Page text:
By Mary Doyle, Fort Meade Public Affairs
Nurturing Talent at Fort Meade
A Fort Meade resident was one of more than a dozen finalists from across the country and from military installations around the world, to compete in the ‘Military Kids Have Talent” contest. Sponsored by the Elizabeth Dole Foundation, the competition aired July 31, in a virtual watch party on the foundation’s Facebook page.
Maiya Lindsay, 15, from Fort Meade, submitted a recording of her performance and she was selected to be a finalist in the competition.
“I'm proud of being a military kid,” said Lindsay. “I wanted to be involved in the competition of showcasing military kids' talents. I just set up my phone and started recording.”
In a press release issued by the Elizabeth Dole Foundation, the COVID-19 pandemic played a role in the development of the competition.
“COVID-19 has created more uncertainty in the daily lives of military kids,” said Steve Schwab, CEO of the Elizabeth Dole Foundation. “We are excited to be able to recognize them for who they are, and give them a chance to have fun sharing their special talents.”
Jocko Sims, an actor with a long film and TV career including appearances in films like Jarhead and Dreamgirls, as well as TV shows like The Last Ship and New Amsterdam, served as host for the show.
"As we all know, the past few months haven’t been a walk in the park,” said Sims. “In the midst of the COVID-19 pandemic, the Elizabeth Dole Foundation wanted to find a way to uplift, entertain, and inspire military kids and their families across the nation. We’re so glad we can recognize and celebrate military and veteran kids, or as Senator Dole calls them, America’s hidden helpers.”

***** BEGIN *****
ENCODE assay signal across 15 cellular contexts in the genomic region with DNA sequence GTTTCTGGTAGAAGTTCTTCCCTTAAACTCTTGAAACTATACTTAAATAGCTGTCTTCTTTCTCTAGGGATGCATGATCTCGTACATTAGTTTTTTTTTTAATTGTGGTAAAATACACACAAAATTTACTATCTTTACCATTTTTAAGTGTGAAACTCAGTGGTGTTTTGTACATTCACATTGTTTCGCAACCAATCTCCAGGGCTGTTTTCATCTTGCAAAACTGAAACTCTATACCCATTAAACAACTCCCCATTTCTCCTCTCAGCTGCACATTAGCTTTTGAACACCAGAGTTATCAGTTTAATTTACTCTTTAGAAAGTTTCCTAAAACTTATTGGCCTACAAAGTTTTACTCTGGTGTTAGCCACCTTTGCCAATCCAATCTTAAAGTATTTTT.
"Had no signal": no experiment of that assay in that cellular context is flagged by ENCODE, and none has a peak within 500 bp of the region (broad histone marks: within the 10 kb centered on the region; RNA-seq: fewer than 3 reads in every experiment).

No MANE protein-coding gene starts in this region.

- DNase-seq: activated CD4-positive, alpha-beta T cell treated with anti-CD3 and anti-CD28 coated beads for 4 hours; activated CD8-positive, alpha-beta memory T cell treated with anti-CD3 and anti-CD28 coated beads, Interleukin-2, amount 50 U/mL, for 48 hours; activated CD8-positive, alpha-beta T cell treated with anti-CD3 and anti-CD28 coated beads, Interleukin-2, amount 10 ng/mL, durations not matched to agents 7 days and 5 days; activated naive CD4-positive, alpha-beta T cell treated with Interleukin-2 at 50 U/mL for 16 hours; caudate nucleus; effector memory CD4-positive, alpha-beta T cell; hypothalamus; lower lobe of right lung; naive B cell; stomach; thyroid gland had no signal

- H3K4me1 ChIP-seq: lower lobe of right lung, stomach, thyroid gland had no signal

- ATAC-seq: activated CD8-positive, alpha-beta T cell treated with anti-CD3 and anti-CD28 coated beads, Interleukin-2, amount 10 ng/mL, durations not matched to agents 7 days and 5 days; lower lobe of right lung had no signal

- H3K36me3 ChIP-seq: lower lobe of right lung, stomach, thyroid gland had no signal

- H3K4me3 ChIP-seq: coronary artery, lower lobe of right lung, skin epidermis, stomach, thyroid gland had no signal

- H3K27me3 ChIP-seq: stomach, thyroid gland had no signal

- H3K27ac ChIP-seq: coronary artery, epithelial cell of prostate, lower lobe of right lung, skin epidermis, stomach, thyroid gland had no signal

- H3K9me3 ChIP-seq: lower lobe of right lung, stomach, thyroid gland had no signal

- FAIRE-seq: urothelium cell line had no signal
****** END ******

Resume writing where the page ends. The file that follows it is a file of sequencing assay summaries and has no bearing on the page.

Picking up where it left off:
The competition showcased the talents of kids in five categories. Ages zero to six, seven to nine, ages 10 to 11, ages 12 to 14 and ages 15 to 18. Talents displayed included everything from stand-up comedy, to tumbling, ballet, playing instruments, as well as skateboard and scooter prowess. Viewers are asked to vote for one contestant in each of the five categories by text message. Winners will be named later in August
Lindsey competed in the 15 to 18 year-old category and sang a passionate rendition of Leonard Cohen’s “Hallelujah.”
“I have a deep relationship with God and feel happy when I sing about Jesus,” she said.
The variety of talents demonstrated the unique personalities of military kids. According to Austin Courtney, communication director for The Elizabeth Dole Foundation, the competition was meant to provide hope and unity to military kids and spotlight their wide ranging talents; talents many of them acquire despite the hardships military kids face.
“I've moved 9 times on 3 different continents,” said Lindsay. “It's been tough sometimes moving and leaving your friends, but it's been really easy because the military community is such a close knit family. Every place we've been, there's been new and exciting opportunities and learning experiences. It's always hard though moving to a new school, being the new kid, not knowing anyone. It always works out, and I get to meet some really great people, and make friends.”
Courtney says the prizes for the winners are a secret. “AT&T and Comcast are sponsors of the show, so they will be something good,” she said.
Lindsey says, winning isn’t the main goal. “I'm rooting for everyone, I would be proud and happy to represent our group. There were a lot of talented kids, so it would be an honor to win.”
According to their press release, Senator Elizabeth Dole established the foundation in 2012, to support and advocate for military caregivers’ service and promote their well-being. The foundation works to bring attention to the work of military caregivers and provides a network for them to connect with resources and others who can provide support.
Watch “Military Kids Have Talent” by going to The Elizabeth Dole Foundation Facebook page. To vote for Miaya Lindsay, text “ML” to 512-855-6431 before noon on Aug. 14.